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Aiming to achieve long-term capital appreciation by investing in companies in or deriving substantial revenues from emerging countries in Asia.

Our biggest positions are in companies we believe are least likely to lose money in absolute terms.

Jonathan Pines

Portfolio Manager

Asymetric payoff

Our larger positions tend to be those with a lower potential loss, meaning we aim to outperform in falling markets.


We focus on buying stocks that are attractively priced, an approach we consider suitable to most market conditions.


As contrarian investors, often the stocks we buy are attractively priced because of negative news or underperfomance.

Track Record

We rank among the best performing Asian equity strategies, but differ significantly from our peers.1

Investment approach

Wheat from the chaff: we screen extensively to identify stocks priced attractively relative to their quality. Price to book and the five-year average return on assets are particularly important as we identify a stock’s divergence from its long-term fair value.

Financial statement analysis: we scrutinise company statements, then analyse the company in depth and speak with management.

Taking position: the size of our position is informed by our risk assessment. We manage risk at the stock and portfolio level. Typical holding periods are 12 to 18 months.

  1. 1Since inception the Hermes Asia ex Japan Strategy has ranked in the top decile in the Mercer - Asia ex Japan Equity Peer Group. As at 30 September 2018. The inception date of the strategy is 1 January 2010. Past performance is not a reliable indicator of future results and targets are not guaranteed.


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In the land of the giants Jonathan Pines, Hermes Asia ex-Japan Equity Portfolio Manager at Hermes Investment Management, looks at driving forces behind the winners and losers of 2017 and what will likely drive performance in the year ahead. Last year was a strong one for our MSCI Asia ex Japan benchmark, which rose 40%. Despite this strength, its longer term performance lags most other global indices (as well as medium term earnings and net asset growth) and we consider it to remain attractively priced. What worked – and what didn’t for – for Asia ex-Japan stock pickers over the last year For many years, we have identified stable-earnings, dividend-paying quality companies as generally overvalued, because yield-starved investors chose them in preference to bonds offering miserly rates of interest, while paying inadequate attention to equity risk when valuing these types of companies. In the last year, these types of quality companies got so crushed on a relative basis that many former high-flying income funds are now underperforming – even on a three-year basis. Indeed, half of the 10 worst-performing Asia Pacific ex-Japan Funds in 2017 have the words ‘income’ or ‘yield’ in their name[1]. We believe that all narrowly focused, thematic and smart beta investment strategies will eventually suffer periods of underperformance – and should an adherent to such strategies outperform over the long-term, this would be purely fortuitous, with the strategy having had at least as great a chance of long-term underperformance.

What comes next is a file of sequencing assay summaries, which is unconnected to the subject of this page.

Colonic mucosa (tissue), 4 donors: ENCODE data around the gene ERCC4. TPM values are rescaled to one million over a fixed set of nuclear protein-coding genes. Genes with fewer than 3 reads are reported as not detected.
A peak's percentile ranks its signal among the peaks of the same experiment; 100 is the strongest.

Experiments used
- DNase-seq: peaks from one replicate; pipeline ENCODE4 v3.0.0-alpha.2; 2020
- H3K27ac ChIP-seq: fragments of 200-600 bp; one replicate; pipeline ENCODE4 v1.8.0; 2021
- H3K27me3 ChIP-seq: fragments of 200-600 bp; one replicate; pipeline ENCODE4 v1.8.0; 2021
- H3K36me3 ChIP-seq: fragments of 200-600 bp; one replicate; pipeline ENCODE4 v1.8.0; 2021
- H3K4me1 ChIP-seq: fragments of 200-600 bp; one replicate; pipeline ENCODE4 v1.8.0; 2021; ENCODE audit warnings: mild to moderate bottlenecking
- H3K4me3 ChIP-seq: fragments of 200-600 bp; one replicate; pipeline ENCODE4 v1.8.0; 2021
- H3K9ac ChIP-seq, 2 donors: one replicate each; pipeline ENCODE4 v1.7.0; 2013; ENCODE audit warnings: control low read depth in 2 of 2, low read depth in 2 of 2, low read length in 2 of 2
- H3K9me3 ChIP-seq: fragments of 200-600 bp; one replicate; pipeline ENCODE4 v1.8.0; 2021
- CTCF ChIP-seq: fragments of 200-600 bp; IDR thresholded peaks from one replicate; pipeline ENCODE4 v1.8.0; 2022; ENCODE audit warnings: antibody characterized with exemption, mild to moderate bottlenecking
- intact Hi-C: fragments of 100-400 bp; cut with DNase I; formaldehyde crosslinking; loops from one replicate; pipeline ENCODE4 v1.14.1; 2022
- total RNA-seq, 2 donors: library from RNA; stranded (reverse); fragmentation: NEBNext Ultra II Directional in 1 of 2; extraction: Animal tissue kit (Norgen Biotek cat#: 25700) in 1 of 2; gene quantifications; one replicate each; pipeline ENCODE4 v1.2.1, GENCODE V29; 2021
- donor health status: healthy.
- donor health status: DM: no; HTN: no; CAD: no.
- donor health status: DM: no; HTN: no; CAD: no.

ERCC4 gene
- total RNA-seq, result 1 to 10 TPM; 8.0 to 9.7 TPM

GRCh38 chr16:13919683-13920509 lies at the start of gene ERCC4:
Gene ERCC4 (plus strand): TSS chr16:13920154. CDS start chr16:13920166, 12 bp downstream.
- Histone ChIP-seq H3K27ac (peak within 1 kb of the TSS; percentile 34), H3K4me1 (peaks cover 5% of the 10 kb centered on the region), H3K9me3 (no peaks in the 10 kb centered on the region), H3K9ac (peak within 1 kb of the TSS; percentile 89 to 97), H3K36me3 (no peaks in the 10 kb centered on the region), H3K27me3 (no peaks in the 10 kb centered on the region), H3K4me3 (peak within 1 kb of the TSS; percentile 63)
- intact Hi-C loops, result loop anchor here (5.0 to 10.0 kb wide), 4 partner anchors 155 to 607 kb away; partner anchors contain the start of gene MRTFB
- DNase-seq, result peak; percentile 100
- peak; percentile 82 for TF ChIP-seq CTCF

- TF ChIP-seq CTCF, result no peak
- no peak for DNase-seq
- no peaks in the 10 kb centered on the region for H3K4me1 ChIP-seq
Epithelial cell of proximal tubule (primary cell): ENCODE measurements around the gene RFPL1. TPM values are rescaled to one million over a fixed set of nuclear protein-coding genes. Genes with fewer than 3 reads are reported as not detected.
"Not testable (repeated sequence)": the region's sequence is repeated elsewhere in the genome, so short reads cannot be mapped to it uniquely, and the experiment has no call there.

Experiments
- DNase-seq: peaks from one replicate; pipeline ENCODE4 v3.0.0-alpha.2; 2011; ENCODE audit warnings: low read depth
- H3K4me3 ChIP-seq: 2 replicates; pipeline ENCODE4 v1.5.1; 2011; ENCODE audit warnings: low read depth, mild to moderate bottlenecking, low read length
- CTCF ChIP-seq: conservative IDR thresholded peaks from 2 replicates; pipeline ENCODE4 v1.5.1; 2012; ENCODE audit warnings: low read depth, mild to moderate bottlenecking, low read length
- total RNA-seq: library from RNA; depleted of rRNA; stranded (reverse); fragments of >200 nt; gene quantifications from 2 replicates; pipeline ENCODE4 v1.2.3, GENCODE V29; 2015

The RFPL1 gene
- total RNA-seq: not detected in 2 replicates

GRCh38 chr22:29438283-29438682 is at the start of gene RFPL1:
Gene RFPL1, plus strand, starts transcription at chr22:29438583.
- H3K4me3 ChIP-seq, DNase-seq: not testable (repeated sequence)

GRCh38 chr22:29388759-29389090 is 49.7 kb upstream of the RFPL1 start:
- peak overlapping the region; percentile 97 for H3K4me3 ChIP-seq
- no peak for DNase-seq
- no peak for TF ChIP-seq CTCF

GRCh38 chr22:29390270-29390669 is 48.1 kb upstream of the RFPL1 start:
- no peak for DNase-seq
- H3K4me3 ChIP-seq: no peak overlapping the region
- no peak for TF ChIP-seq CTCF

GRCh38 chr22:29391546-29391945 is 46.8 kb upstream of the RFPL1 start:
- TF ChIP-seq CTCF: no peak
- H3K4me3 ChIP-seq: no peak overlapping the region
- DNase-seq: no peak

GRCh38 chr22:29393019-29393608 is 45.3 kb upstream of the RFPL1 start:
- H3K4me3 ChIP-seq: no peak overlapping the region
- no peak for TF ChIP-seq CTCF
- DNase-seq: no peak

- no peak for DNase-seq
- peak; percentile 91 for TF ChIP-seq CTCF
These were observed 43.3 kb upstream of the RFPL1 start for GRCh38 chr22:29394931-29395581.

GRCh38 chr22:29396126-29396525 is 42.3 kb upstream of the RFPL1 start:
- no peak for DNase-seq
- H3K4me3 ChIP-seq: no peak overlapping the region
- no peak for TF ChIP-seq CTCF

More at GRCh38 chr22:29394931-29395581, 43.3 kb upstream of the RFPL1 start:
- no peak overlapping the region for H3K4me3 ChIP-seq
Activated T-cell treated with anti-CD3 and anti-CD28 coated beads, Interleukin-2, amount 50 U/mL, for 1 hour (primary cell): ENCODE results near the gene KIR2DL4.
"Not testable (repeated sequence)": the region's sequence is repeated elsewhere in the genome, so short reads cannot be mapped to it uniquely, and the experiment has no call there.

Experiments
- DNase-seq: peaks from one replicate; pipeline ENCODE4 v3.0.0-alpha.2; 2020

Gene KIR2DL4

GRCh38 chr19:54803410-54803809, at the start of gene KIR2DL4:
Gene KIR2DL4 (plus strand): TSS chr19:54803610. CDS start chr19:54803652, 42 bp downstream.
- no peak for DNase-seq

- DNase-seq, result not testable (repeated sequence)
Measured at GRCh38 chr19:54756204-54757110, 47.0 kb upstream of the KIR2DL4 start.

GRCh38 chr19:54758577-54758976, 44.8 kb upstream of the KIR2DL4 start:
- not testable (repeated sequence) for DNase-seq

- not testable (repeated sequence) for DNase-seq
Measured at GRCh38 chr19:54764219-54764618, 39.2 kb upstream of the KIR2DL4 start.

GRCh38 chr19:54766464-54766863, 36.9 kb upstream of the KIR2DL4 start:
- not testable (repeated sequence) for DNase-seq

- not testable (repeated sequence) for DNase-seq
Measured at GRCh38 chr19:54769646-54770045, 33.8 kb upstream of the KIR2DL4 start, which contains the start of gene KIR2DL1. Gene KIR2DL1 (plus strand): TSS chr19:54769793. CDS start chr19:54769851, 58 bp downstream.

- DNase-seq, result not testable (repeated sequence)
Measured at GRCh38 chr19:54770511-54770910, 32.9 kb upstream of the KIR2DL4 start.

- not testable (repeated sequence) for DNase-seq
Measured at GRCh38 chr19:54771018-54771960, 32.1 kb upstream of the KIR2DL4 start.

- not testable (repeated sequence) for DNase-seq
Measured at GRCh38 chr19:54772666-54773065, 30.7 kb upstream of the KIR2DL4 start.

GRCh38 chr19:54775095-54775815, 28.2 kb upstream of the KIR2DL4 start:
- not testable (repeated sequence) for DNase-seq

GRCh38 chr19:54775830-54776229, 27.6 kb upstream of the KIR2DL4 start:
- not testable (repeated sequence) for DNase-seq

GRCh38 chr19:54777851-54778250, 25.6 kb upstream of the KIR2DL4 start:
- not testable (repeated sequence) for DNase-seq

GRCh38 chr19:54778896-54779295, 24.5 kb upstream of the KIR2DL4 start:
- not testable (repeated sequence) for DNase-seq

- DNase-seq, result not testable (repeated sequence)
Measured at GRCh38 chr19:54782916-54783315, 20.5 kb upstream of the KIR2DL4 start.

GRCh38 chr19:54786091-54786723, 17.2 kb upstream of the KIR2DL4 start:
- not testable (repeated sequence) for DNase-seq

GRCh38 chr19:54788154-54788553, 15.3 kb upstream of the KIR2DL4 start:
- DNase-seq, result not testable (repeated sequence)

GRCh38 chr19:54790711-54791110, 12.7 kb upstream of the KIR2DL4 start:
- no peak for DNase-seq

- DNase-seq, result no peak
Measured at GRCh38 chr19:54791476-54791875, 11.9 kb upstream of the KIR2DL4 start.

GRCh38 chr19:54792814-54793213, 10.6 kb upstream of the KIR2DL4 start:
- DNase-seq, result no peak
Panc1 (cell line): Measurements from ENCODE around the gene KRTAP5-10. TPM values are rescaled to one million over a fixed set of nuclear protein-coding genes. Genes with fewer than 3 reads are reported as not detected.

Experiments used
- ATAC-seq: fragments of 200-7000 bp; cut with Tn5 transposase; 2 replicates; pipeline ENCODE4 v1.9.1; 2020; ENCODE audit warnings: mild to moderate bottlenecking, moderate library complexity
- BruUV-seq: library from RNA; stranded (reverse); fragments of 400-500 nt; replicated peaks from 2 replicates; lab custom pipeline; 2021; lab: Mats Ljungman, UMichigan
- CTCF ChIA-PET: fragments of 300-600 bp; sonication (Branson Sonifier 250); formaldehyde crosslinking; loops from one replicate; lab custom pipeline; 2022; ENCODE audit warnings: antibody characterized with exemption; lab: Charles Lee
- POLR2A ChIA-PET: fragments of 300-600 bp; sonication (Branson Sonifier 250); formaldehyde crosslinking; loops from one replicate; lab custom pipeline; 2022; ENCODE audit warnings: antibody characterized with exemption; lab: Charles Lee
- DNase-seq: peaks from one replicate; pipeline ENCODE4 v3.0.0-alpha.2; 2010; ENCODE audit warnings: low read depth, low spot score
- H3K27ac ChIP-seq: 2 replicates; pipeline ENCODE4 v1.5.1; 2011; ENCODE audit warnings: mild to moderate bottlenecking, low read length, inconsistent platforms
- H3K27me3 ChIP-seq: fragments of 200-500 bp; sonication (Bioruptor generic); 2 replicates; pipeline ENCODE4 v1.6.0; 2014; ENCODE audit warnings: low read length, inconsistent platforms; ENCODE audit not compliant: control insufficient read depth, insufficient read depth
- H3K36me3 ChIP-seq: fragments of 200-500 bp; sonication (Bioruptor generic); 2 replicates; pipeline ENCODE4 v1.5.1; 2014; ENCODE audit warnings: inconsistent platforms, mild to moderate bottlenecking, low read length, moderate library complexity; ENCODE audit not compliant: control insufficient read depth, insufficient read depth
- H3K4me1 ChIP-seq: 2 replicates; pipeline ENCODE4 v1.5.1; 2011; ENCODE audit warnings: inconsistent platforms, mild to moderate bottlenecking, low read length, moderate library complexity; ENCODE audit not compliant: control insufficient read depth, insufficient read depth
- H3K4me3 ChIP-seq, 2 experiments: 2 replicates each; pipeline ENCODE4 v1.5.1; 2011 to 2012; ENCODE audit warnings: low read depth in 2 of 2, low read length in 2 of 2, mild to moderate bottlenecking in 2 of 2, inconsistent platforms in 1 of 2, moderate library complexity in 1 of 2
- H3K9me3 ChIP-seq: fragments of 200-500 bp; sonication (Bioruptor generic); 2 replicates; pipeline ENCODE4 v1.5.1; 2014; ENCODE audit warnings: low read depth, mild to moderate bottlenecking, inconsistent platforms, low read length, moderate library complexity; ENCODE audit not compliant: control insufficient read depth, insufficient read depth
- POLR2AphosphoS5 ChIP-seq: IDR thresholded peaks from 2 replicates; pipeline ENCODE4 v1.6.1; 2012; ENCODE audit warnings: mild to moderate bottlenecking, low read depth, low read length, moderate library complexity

Passive rise in Asia creating distortions for active managers to exploit To the casual observer, the emerging Asia region has witnessed a powerful return to investor favour over the past three years To 7 November 2017, in US dollars. However, beneath the surface of the broad market’s strong overall return of 33% over this period are some significant performance disparities – most notably across the capitalisation spectrum, according to Jonathan Pines, Asia Ex-Japan Portfolio Manager at Hermes Investment Management. The ten largest stocks in the region have seen an 88% share price spike. Weighted by market capitalization of the top 10 names, with the rise mainly attributable to the strong performance of Tencent (up 220% in US dollars), Samsung Electronics (146%), TSMC (106%) and Alibaba (64%), far exceeding the 16% rise for mid-caps and 11% rise for small caps. While the sharp rise of some mega-cap stocks, such as Alibaba, is justified by fundamentals – the broader outperformance of this segment of stocks, and even more particularly the underperformance of the mid cap segment, has been powered in part by a substantial net flow of passive investment into the region. While active managers need to sell across the market cap spectrum to meet redemption requests, the passive manager finds that she only needs to buy the larger cap names to efficiently achieve an acceptable degree of index replication. This is particularly the case for those Asian stocks that also form part of broader global indices.

Sales Contacts

Paul Voute,
Head of European Business Development